The entry-level 1.0-litre turbocharged petrol engine is plenty for the Fiat 500X, especially if you’re going to be hopping across town. It feels lively on faster roads, and on longer journeys it’ll do around 45mpg. This 120hp engine only comes with a manual gearbox.

Fiat 500X 1.3 petrol

Above that is a 150hp petrol mated to an automatic gearbox. Performance is noticeably better even if it doesn’t feel breathtakingly fast. Fiat’s figures suggest it’ll return up to 44mpg, so you don’t get particularly higher running costs by choosing the more powerful engine.

Fiat 500X FAQs

The Fiat 500X is almost 70cm longer than the car it’s loosely based on, and Fiat has divvied the extra space between the rear seats and the boot. It means that both areas are much more spacious than the 500, with the rear seats being actually accessible for fully grown adults. The 350-litre boot isn’t class-leading but is on a par with the Ford Ecosport, Nissan Juke and Hyundai Kona – there’s more than enough room for a weekly shop or a couple of big suitcases.

It’s more that the 500 is such a small car than the 500X being a large one. You shouldn’t have any trouble parking it but, to help you out, many versions come with parking sensors and/or a reversing camera.

You can buy a used Fiat 500X as a five-door hatchback, but this can be specified with a folding soft-top known as the Dolcevita, offered from 2021. Just like the smaller open-air Fiat 500, the soft-top is essentially a fabric sunroof that covers the majority of the roof.

A petrol engine is the best engine for the Fiat 500X, largely because recent cars don’t offer anything else. A diesel engine was available a while back but we wouldn’t go rushing to hunt one out. Fiat’s modern petrol engines give a good blend of performance and economy, and suit the car’s character well.

In the early years of its life, the Fiat 500X was available with a 4x4 option on the most powerful diesel engine. More recently, though, the 500X is staunchly front-wheel drive as very few buyers will feel the benefits of four-wheel drive. The two-wheel-drive versions are usually cheaper to run, and a good set of winter tyres will give you as much confidence in wintry conditions as buying a 4x4.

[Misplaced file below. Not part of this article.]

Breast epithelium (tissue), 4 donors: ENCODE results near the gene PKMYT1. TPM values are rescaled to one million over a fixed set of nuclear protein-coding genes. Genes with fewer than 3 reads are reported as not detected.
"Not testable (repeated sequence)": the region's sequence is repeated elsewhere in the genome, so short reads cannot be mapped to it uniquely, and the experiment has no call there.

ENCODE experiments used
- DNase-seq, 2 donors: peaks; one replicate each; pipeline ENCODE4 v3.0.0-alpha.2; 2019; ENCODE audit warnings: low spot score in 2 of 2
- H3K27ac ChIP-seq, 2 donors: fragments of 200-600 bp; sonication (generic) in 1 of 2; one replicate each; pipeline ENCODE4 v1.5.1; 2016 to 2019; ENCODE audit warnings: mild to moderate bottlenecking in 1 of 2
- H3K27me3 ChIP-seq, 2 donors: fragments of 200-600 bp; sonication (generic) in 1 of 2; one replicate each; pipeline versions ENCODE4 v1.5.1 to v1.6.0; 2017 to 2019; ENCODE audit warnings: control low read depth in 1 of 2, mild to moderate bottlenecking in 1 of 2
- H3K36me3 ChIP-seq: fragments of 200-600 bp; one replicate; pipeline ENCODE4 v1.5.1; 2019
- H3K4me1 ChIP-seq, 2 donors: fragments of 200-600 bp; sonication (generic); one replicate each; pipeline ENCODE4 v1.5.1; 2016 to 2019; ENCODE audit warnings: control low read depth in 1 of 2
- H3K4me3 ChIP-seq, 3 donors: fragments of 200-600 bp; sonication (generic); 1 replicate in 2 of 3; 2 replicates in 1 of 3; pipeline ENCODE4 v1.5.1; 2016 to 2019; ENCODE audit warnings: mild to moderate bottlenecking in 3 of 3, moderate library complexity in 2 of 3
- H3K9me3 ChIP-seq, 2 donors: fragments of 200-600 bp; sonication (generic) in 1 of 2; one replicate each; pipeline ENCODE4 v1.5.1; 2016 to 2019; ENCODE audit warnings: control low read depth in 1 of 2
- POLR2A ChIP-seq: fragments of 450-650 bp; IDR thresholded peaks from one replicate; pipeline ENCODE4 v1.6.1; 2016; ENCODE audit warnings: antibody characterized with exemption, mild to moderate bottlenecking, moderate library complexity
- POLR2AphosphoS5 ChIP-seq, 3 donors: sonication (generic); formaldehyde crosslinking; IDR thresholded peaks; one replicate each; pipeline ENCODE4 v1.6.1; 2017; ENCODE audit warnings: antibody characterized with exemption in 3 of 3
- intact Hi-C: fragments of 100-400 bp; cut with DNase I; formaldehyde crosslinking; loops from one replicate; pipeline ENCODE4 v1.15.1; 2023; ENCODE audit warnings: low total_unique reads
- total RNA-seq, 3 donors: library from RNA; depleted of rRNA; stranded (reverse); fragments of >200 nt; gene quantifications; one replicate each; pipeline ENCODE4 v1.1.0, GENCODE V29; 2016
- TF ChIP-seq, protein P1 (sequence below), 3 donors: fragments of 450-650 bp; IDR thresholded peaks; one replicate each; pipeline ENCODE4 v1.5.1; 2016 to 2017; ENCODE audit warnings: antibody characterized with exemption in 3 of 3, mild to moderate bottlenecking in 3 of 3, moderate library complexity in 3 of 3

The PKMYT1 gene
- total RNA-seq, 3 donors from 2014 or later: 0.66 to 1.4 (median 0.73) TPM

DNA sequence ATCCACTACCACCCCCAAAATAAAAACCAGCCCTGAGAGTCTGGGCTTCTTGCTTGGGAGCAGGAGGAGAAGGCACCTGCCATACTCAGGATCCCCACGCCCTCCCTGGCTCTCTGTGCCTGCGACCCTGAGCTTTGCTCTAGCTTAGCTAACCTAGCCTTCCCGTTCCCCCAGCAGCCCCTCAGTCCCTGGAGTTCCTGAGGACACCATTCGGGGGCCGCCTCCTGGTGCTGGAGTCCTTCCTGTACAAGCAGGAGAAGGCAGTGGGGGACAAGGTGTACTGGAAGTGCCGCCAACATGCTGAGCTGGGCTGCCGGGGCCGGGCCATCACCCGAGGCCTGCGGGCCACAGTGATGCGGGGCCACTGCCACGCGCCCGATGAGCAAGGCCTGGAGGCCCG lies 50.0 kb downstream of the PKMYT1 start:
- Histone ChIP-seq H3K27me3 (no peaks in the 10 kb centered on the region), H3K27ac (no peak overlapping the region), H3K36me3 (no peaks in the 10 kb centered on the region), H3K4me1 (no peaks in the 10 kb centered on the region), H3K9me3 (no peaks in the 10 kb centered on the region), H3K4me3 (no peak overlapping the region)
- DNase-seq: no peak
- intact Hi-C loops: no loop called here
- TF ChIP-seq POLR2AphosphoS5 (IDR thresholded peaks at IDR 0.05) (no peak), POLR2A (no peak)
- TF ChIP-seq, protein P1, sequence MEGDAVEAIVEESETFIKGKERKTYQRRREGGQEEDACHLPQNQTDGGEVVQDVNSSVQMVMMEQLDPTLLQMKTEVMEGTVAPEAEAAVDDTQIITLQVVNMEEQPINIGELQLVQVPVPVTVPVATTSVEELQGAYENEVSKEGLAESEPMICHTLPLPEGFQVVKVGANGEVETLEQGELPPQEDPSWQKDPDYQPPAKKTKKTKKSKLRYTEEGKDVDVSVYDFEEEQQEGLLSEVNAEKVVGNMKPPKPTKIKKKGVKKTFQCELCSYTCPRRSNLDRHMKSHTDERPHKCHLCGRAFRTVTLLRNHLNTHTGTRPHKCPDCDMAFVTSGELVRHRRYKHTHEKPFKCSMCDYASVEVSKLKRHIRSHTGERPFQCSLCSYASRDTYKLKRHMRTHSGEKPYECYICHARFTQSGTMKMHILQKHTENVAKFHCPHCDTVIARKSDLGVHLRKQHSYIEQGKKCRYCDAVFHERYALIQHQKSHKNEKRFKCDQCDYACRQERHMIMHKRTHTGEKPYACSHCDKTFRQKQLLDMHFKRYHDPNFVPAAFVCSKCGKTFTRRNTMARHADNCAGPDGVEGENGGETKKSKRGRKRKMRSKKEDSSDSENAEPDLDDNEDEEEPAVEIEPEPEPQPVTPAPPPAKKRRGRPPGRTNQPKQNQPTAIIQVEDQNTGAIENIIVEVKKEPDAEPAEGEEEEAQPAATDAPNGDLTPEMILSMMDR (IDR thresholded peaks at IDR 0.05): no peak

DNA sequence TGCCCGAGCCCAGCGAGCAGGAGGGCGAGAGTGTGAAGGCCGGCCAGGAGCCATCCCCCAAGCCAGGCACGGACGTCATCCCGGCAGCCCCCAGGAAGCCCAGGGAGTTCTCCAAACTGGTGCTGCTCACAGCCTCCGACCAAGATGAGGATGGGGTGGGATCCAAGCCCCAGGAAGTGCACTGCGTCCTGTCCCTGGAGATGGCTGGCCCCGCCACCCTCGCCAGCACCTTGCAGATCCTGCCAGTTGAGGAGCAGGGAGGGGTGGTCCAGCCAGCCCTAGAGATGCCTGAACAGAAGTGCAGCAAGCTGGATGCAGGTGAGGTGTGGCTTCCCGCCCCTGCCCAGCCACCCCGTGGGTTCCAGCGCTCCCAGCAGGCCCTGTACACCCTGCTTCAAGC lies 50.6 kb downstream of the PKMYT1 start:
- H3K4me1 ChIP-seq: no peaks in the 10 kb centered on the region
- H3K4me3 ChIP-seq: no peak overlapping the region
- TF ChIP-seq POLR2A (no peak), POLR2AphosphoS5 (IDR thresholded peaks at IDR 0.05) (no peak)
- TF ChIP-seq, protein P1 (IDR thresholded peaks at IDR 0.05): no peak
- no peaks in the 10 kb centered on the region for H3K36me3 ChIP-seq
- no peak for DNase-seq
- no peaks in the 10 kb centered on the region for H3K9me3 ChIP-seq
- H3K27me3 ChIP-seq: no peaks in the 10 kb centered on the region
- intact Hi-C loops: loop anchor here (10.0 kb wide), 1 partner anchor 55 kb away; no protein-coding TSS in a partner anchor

Some cars drive better than the 500X, some are more spacious, and some are more comfortable. However, it's the 500X's style and flair that marks it out from the competition.

Whether it's equipped with mini-off-roader looks or dressed with the Sport model's imposing alloys, the 500X makes a much sharper impression inside and out than most compact SUVs. If that sounds like your cup of tea, then you'll probably get a kick out of 500X ownership.

Fiat's maintenance costs are generally more affordable than a lot of more expensive brands. That means keeping your 500X in full working order shouldn't be too much of a financial burden.

Be on the watch for models with large alloy wheels, as these are easy to prang on kerbs thanks to the 500X's less-than-ideal visibility.

Reliability surveys are inconclusive for the 500X – some like What Car? report fairly poor performance, while others like Honest John give the car high marks for dependability. Nevertheless, Fiat's maintenance and servicing costs are towards the lower end of the scale, so most garage visits shouldn't break the bank.

You can add an extended warranty to your Fiat 500X purchase, which will insulate you from unexpected repair costs throughout the duration of the coverage.